“Since I am with CARE, I have occupied a position that has a link with accountability and impact measurement, and this is my current job area.  I believe in this process and I am convinced that it is the best way to ensure that we reach people who are in need.  It is one of the best way to contribute to CARE’s vision and mission of ending poverty and social injustice and the Standing Team provides a space for learning and sharing.

I support accountability and impact measurement by sharing experiences and participating in real emergency situations.”

We celebrate the life of Idrissa Amadou. We give thanks for the contributions he made both to our team and to our sector. We remember him for his warm smile, his friendly nature, and his kind ways. We deeply appreciate the advocate that he was for the most vulnerable and for disaster affected populations.

We will miss him.


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Over the years, we worked closely with Silva Ferretti. Not only was she a co-facilitator in all three of our workshops, she also worked closely with the coordinator to develop all of the key Standing Team tools. Following our recent workshop in Nepal, she leaves a final note to the team (and the final pictures):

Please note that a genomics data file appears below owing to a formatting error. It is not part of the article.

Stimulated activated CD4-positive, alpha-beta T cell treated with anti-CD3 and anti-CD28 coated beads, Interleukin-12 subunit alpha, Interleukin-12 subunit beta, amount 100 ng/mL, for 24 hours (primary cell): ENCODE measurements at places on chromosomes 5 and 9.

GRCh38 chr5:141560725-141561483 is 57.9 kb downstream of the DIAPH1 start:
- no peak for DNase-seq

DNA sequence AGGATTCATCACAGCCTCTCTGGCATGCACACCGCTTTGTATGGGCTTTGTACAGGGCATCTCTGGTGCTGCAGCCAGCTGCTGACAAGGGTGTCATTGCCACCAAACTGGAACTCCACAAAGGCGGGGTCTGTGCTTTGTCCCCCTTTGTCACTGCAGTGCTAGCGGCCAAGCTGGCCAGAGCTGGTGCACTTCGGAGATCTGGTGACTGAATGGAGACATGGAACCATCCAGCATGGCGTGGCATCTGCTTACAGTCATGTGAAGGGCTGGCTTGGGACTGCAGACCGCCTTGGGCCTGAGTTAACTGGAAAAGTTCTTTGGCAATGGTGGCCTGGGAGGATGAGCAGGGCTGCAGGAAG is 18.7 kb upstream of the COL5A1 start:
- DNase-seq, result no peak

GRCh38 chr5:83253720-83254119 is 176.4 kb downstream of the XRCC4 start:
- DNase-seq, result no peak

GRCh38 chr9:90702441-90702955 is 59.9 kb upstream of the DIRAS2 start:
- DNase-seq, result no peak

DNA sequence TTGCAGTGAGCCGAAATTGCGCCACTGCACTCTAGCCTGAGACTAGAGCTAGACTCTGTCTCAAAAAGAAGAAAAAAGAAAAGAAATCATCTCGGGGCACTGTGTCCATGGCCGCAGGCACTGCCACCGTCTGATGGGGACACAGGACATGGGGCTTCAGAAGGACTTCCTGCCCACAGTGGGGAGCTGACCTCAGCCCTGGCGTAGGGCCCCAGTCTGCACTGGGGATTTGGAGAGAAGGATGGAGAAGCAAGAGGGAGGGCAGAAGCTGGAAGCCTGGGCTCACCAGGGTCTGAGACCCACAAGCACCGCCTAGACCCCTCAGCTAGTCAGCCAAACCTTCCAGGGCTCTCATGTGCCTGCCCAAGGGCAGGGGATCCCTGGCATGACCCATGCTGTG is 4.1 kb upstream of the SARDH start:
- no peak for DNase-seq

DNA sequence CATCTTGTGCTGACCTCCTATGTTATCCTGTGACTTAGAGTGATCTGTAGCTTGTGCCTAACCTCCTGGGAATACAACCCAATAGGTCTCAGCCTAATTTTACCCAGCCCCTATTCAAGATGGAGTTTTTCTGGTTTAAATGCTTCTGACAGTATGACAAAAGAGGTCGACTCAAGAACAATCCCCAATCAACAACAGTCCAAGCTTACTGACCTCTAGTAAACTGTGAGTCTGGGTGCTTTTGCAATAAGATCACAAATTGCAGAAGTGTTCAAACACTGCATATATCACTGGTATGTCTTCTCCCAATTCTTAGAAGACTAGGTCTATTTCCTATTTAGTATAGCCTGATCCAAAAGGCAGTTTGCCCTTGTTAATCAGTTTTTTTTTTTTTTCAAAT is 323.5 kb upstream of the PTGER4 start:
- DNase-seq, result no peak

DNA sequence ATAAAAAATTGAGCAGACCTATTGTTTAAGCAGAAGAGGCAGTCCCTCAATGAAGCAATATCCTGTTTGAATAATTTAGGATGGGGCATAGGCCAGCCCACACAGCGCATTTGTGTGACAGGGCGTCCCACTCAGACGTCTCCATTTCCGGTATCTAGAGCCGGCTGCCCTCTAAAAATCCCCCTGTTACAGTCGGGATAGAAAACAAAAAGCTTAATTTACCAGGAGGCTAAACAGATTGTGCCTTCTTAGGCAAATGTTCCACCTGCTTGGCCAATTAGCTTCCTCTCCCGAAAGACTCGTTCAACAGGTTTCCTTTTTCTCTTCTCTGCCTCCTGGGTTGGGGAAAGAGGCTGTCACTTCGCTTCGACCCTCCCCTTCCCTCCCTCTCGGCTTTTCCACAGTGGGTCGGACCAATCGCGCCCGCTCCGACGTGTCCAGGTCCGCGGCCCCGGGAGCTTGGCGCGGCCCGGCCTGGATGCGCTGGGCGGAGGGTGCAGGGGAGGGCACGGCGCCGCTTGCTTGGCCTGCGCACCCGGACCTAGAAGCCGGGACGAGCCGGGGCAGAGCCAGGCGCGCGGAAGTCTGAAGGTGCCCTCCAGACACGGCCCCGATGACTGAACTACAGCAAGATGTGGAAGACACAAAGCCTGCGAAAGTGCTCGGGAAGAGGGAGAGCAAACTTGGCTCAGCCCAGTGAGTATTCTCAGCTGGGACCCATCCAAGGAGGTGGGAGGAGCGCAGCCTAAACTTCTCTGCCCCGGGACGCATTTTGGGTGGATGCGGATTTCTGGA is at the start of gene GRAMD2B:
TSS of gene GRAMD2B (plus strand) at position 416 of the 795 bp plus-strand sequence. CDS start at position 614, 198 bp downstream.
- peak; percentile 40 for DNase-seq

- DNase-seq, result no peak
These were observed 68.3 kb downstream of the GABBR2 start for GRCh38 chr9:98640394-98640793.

It was a pleasure to co-facilitate the Nepal workshop, and to have the privilege to see again many AIM Standing Team members I met in Jakarta or Casablanca. And of course, to meet new team members! It is always such a lively crowd.

I was impressed by how much the team had achieved, and the ripple effect of members’ work over the last 1.5 years. Clearly the AIM standing team had facilitated much needed learning and sharing on accountability and impact measurement.